Figure (see Caption) Figure 39. Rafts of pumice were visible in the water several kilometers from the erupting Hunga Tonga-Hunga Ha’apai on 30 December 2021. Courtesy of Tonga Geological Services.

In a public notice released at 0700 on the morning of 31 December, TGS noted that ash had been detected during the prior evening, with the plume drifting N to the W of Ha’apai and Vava’u Islands at altitudes of 4-18 km. Ash was last detected in satellite images 30 km S of Niuafo’ou (550 km N) at 0150 on 31 December. They detected only steam and gas at 0430 later that morning drifting NNE at about 12 km altitude. The following day, 1 January 2022, intermittent gas and steam eruptions continued, but no ash was reported after 1200. Plumes drifted E across the ‘Otu Mu’omu’a Islands of the Ha’apai Group (130 km NE) at an estimated altitude of 12 km. The next morning, 2 January, they drifted ESE across the Tongatapu waters. TGS reported on the morning of 3 January that no ash, steam, or gas emissions had been observed for 24 hours. A small ash plume was detected between 2220 and 2230 that evening at 5-7 km altitude located 5-10 km NE of the volcano. Just after midnight on 4-5 January a minor ash plume was detected at 8 km altitude about 15 km N of the volcano that dissipated after about 30 minutes; this was the last ash emission observed during this series of events.

A substantial sulfur dioxide plume of nearly 9 kilotons was released on 20 December 2021 at the beginning of the eruption; plumes with 6-13 kilotons of SO2 drifted daily over the Pacific Ocean during 22 December-1 January 2022 (figure 40). A large area of pumice rafts around 10 km wide was visible in Sentinel 2 satellite imagery drifting almost 100 km W of the volcano on 2 January 2022 (figure 41). Dark pumice washed up on the northwestern beaches of Tongatapu Island on 5 January (figure 42). A clear satellite image of the island on 7 January 2021 revealed the extent of the growth of Hunga Tonga-Hunga Ha’apai during the eruptive activity of 20 December 2021-5 January 2022 (figure 43). A second subaerial vent had appeared to the E of the original 2015 vent and was surrounded on the E and S by a wide apron of tephra connecting the vent to the older Hunga Tonga Island to the NE.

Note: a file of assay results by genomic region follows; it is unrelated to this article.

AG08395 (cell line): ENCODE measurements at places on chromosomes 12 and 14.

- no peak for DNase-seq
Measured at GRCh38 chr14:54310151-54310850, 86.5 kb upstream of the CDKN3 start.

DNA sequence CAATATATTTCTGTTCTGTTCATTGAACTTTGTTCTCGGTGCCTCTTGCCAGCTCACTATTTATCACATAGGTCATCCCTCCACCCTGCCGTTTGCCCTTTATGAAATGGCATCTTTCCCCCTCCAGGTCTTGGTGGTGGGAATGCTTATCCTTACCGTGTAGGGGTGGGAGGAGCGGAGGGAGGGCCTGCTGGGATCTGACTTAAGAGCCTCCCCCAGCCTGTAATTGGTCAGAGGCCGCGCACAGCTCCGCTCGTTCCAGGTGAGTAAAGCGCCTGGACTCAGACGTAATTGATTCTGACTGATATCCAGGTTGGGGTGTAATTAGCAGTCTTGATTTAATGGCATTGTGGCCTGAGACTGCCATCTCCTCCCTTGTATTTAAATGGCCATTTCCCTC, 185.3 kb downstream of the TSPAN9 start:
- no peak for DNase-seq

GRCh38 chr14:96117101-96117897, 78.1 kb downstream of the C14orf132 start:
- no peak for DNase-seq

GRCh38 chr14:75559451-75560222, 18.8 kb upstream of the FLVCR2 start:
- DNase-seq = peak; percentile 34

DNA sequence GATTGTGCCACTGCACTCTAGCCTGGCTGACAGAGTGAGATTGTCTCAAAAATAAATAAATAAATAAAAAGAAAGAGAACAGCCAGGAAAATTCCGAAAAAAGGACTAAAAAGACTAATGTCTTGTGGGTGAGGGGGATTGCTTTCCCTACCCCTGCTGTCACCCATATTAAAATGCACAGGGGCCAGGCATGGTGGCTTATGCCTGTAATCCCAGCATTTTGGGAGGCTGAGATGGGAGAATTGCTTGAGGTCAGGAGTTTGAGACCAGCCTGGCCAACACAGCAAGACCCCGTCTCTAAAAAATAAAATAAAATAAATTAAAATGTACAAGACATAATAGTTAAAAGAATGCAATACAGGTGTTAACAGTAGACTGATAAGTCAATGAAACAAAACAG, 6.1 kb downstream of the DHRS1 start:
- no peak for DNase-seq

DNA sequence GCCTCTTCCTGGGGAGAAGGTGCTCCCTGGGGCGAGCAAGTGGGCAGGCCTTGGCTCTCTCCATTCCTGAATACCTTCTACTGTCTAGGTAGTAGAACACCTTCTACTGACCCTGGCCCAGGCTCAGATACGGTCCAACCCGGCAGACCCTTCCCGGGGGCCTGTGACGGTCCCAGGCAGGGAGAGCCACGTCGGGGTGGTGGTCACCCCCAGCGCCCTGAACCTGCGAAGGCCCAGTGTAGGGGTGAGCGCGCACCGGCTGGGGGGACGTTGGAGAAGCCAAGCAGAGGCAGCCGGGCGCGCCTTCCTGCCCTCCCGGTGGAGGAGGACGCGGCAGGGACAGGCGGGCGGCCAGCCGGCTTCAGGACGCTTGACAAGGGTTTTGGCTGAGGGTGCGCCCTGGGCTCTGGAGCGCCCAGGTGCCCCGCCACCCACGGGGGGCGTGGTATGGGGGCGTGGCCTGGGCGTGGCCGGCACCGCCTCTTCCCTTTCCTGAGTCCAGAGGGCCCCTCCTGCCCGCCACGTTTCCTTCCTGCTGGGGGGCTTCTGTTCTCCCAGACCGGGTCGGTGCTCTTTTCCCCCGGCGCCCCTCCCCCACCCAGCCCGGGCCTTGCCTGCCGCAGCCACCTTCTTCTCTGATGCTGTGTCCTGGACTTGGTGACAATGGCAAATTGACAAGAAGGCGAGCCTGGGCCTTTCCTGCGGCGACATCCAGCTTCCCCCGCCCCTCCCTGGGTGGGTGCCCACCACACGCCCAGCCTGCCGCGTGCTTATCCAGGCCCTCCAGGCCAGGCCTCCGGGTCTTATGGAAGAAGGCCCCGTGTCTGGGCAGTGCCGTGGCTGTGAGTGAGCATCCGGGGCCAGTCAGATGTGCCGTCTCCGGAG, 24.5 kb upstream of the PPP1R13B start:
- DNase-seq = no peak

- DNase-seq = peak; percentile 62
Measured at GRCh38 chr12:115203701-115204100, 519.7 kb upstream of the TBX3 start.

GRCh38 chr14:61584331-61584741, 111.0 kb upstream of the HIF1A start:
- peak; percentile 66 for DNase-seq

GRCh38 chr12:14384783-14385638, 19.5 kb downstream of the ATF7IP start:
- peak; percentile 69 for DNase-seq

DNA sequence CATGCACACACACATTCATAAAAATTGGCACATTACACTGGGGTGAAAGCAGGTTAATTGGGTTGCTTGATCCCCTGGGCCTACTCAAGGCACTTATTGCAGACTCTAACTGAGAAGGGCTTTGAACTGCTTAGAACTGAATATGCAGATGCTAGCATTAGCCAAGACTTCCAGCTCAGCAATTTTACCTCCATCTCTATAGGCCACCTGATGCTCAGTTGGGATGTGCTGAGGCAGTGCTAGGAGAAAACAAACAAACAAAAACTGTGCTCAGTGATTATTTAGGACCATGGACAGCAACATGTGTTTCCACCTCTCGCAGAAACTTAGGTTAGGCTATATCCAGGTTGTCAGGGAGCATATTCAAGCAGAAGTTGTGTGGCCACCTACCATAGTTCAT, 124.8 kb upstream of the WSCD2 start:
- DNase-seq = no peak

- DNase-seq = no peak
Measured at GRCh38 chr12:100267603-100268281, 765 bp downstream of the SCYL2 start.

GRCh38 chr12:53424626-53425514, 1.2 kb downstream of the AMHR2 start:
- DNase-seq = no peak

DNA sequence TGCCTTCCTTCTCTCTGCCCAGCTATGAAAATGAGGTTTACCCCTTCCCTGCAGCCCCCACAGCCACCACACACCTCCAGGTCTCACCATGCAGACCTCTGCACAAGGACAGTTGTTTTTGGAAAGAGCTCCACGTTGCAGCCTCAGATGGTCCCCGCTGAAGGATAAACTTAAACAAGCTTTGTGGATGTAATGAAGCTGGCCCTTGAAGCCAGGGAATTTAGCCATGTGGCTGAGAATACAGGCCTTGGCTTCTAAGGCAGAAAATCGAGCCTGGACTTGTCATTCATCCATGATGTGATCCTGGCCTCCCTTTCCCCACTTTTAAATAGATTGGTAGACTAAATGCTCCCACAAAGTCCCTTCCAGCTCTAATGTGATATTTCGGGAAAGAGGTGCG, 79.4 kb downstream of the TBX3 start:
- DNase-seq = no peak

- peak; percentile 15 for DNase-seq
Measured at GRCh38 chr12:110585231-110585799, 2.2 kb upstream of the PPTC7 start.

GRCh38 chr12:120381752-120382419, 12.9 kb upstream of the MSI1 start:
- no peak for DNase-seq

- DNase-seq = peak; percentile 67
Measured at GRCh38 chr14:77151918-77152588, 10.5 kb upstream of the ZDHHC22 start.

Figure (see Caption) Figure 40. A large plume of SO2 that measured about 9 kilotons was released from Hunga Tonga-Hunga Ha’apai on 20 December 2021 at the start of the eruption. Sulfur dioxide plumes of 6-13 kilotons were released daily during 22 December 2021-1 January 2022. Courtesy of NASA Global Sulfur Dioxide Monitoring Page.
Figure (see Caption) Figure 41. Large rafts of pumice from Hunga Tonga-Hunga Ha’apai were visible in Sentinel 2 satellite imagery on 2 January 2022. Each brown area is about 4 km in its widest dimension, and they were located nearly 100 km WSW of the volcano. Image uses Natural color rendering (bands 4, 3, 2). Courtesy of Sentinel Hub Playground.